Microsoft’s CEO Satya Nadella kept his promise and released the tech giant’s federally-mandated diversity numbers to public scrutiny.
In mid-December, Microsoft (MSFT) quietly released its EEO-1 form, a federal filing that outlines employment data by race and gender according to job type. While Microsoft has diversity in its highest ranks, including an African-American board chairman, an Indian CEO and a female CFO, the overall statistics are less flattering: the company is 60.6% white and 71% male, according to its EEO-1 form.
Under the Civil Rights Act of 1964, every company is required to file file an EEO-1 form, listing employment data by race/ethnicity, gender and job category. The federal government is prohibited from making any of the compliance surveys public.
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At Microsoft’s annual meeting on Dec. 3, Nadella vowed to publicize EEO-1 numbers after Rev. Jesse Jackson called on the tech industry to improve its diversity. Microsoft had released only certain diversity data points since 2006.
So, how does Microsoft compare to other tech companies?
Fortune.com examined the data released so far, which includes 10 tech companies’ federal EEO-1 filings, some company blog posts and annual corporate reports. That means there could be slight differences to how the information was collected and categorized. It’s not an entirely parallel comparison, but it does provide some insights.
Here’s how Microsoft stacks up.
Not the most male-dominated
Overall, the Microsoft staff is heavily male, with just 29% of the staff female. But that is not the most male-dominated company. That award goes to Intel, which is 23% male. However, Microsoft’s stat is still impressive (in a negative way), considering that the company has 128,000 employees worldwide.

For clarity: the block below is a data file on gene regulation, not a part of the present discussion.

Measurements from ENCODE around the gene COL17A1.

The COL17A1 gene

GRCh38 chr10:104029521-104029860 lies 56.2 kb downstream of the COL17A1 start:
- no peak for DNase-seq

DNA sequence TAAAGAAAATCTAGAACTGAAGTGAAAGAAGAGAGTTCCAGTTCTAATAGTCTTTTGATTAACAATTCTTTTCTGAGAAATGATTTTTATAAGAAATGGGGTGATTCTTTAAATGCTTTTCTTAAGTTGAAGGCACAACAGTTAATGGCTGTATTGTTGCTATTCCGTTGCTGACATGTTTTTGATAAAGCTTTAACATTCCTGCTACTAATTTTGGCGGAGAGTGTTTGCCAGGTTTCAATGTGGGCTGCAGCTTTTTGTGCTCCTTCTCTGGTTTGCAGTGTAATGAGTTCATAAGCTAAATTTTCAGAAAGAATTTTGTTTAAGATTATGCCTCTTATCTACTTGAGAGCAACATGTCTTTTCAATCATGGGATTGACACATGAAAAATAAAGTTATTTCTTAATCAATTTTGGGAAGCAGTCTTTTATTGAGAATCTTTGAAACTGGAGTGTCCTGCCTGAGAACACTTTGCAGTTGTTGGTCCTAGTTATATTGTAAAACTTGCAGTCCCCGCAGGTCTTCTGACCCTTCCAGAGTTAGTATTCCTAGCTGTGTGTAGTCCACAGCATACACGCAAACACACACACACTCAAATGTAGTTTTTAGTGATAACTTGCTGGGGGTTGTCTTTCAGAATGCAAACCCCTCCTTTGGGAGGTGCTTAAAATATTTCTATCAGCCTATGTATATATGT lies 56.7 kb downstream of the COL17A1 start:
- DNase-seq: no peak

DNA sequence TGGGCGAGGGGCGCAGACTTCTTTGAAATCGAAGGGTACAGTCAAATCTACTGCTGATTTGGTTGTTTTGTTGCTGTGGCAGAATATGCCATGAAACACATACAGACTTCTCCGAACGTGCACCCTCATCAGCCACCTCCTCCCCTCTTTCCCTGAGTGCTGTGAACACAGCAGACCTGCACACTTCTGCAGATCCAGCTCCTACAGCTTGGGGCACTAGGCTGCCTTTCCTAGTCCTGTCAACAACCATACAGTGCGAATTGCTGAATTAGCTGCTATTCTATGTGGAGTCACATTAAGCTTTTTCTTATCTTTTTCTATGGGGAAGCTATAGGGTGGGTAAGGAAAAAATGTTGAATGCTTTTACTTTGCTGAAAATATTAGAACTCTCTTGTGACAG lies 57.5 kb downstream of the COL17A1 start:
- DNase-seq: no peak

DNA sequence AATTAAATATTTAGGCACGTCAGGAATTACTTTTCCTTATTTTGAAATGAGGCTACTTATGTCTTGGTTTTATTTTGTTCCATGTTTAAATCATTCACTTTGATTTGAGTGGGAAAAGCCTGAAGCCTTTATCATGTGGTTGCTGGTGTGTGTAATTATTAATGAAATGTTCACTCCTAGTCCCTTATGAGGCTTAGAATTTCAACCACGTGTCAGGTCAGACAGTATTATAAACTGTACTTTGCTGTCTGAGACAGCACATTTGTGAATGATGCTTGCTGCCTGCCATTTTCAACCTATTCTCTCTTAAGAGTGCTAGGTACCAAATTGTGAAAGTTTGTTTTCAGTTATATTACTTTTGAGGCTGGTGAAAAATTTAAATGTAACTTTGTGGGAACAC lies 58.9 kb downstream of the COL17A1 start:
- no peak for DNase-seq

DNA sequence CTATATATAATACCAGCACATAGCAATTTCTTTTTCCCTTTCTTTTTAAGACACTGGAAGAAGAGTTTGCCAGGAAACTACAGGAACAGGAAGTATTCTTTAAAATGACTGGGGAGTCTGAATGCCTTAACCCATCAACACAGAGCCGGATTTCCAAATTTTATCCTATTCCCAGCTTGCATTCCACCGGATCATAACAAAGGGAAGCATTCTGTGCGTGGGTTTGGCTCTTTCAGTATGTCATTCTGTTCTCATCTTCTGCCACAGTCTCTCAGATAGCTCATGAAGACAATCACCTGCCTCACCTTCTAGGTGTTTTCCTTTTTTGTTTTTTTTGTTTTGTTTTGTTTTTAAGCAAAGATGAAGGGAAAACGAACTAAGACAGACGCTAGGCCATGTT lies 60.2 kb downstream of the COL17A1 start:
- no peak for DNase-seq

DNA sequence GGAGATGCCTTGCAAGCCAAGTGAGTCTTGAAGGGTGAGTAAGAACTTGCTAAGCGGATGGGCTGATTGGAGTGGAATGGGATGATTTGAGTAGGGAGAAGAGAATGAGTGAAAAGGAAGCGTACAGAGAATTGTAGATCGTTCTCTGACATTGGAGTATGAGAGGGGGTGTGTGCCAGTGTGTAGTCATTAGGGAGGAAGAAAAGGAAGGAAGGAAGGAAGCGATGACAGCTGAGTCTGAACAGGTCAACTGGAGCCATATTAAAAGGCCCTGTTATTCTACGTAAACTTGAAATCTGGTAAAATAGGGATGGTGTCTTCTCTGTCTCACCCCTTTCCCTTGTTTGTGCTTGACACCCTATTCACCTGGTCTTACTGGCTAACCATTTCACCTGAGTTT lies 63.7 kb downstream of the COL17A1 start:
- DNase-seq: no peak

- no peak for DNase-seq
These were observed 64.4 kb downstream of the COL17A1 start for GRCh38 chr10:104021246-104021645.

“We have work to do at Microsoft and across the industry,” wrote Nadella in an internal memo prior to the EEO-1 release. “These numbers are not good enough, especially in a world in which our customers are diverse and global.”
Few women at the top
Even getting more women in the door at tech companies doesn’t mean they will advance into managerial roles within the firm. There are few women in leadership roles at companies like Google (GOOG), Microsoft and Facebook (FB).
Nadella and other tech CEOs have created various initiatives to hire more women and minorities, such as prioritizing diversity when recruiting and developing training programs to promote inclusion.
Even fewer women in STEM jobs
The gender imbalance is even more pronounced when you examine the technical ranks; only 17% of programmers, coders and other engineering-type roles are held by women at Microsoft. Microsoft’s standing — though average for the industry — is still better than Twitter’s (TWTR) 10% female tech headcount.
In part, the problem starts long before the hiring process even begins, as women account for only 18.2% of computer science graduates, according to the National Science Foundation.
An obvious racial and diversity gap
When it comes to overall racial and ethnic diversity, Microsoft falls toward the back of the pack, with 61% of employees identifying as Caucasian. Yahoo (YHOO) has a 50% Caucasian headcount, though Apple (AAPL) has a greater percentage of minority workers, especially among Hispanic (11%) and black (7%) employees.
The diversity gap in the executive ranks
Microsoft does a bit better than its peers when it comes to having a racially and ethnically-diverse leadership. Whites hold 72.2% of all leadership roles at Microsoft, compared to about 78% at Yahoo. Facebook also has a similar diversity gap, with about 74% of leadership identifying as white.
Tech companies know that their numbers aren’t anything to be too proud of: Apple’s stats, which were revealed in a blog post, came with a sort of apology from CEO Tim Cook: “As CEO, I’m not satisfied with the numbers on this page. They’re not new to us, and we’ve been working hard for quite some time to improve them.”
Execs at other tech companies issued similar statements with their diversity revelations. “Put simply, Google is not where we want to be when it comes to diversity,” Laszlo Bock, Google’s senior vice president of people operations, said.
Nadella also has acknowledged that Microsoft still has work to do: “I envision a company composed of more diverse talent. I envision more diverse executive staff and a more diverse Senior Leadership Team. Most of all, I envision a company that builds products that an expansive set of diverse and global customers love.”